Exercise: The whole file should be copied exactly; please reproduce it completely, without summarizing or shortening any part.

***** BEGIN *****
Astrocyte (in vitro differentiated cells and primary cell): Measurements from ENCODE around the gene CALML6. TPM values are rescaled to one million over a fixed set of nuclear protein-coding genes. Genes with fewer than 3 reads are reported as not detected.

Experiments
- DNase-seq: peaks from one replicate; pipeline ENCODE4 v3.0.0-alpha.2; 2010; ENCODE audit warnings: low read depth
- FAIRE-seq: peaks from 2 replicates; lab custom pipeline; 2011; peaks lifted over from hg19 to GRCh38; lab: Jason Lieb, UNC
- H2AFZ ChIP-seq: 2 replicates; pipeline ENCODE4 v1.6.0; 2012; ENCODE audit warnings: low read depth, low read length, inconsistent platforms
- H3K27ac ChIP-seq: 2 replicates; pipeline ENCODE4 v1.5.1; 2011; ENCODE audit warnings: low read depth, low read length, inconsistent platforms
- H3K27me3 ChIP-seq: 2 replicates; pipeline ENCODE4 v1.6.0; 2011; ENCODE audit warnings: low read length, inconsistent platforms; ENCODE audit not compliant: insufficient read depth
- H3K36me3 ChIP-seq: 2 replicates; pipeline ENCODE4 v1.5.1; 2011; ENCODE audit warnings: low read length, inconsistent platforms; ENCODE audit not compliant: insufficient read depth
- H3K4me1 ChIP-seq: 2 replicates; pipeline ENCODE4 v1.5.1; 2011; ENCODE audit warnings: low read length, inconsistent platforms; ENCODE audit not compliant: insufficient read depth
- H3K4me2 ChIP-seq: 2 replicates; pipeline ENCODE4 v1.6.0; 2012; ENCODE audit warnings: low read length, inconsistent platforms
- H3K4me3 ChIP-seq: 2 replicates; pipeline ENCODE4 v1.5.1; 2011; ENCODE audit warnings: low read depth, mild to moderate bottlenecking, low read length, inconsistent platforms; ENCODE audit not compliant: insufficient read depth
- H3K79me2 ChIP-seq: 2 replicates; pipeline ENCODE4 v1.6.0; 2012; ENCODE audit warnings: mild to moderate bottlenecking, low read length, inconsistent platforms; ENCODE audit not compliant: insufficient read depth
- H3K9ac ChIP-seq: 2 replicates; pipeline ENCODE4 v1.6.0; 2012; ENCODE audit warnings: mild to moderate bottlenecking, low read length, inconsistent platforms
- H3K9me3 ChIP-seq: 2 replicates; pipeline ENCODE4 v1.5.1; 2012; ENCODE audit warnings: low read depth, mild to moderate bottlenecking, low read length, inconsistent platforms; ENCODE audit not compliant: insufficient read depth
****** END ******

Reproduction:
Astrocyte (in vitro differentiated cells and primary cell): Measurements from ENCODE around the gene CALML6. TPM values are rescaled to one million over a fixed set of nuclear protein-coding genes. Genes with fewer than 3 reads are reported as not detected.

Experiments
- DNase-seq: peaks from one replicate; pipeline ENCODE4 v3.0.0-alpha.2; 2010; ENCODE audit warnings: low read depth
- FAIRE-seq: peaks from 2 replicates; lab custom pipeline; 2011; peaks lifted over from hg19 to GRCh38; lab: Jason Lieb, UNC
- H2AFZ ChIP-seq: 2 replicates; pipeline ENCODE4 v1.6.0; 2012; ENCODE audit warnings: low read depth, low read length, inconsistent platforms
- H3K27ac ChIP-seq: 2 replicates; pipeline ENCODE4 v1.5.1; 2011; ENCODE audit warnings: low read depth, low read length, inconsistent platforms
- H3K27me3 ChIP-seq: 2 replicates; pipeline ENCODE4 v1.6.0; 2011; ENCODE audit warnings: low read length, inconsistent platforms; ENCODE audit not compliant: insufficient read depth
- H3K36me3 ChIP-seq: 2 replicates; pipeline ENCODE4 v1.5.1; 2011; ENCODE audit warnings: low read length, inconsistent platforms; ENCODE audit not compliant: insufficient read depth
- H3K4me1 ChIP-seq: 2 replicates; pipeline ENCODE4 v1.5.1; 2011; ENCODE audit warnings: low read length, inconsistent platforms; ENCODE audit not compliant: insufficient read depth
- H3K4me2 ChIP-seq: 2 replicates; pipeline ENCODE4 v1.6.0; 2012; ENCODE audit warnings: low read length, inconsistent platforms
- H3K4me3 ChIP-seq: 2 replicates; pipeline ENCODE4 v1.5.1; 2011; ENCODE audit warnings: low read depth, mild to moderate bottlenecking, low read length, inconsistent platforms; ENCODE audit not compliant: insufficient read depth
- H3K79me2 ChIP-seq: 2 replicates; pipeline ENCODE4 v1.6.0; 2012; ENCODE audit warnings: mild to moderate bottlenecking, low read length, inconsistent platforms; ENCODE audit not compliant: insufficient read depth
- H3K9ac ChIP-seq: 2 replicates; pipeline ENCODE4 v1.6.0; 2012; ENCODE audit warnings: mild to moderate bottlenecking, low read length, inconsistent platforms
- H3K9me3 ChIP-seq: 2 replicates; pipeline ENCODE4 v1.5.1; 2012; ENCODE audit warnings: low read depth, mild to moderate bottlenecking, low read length, inconsistent platforms; ENCODE audit not compliant: insufficient read depth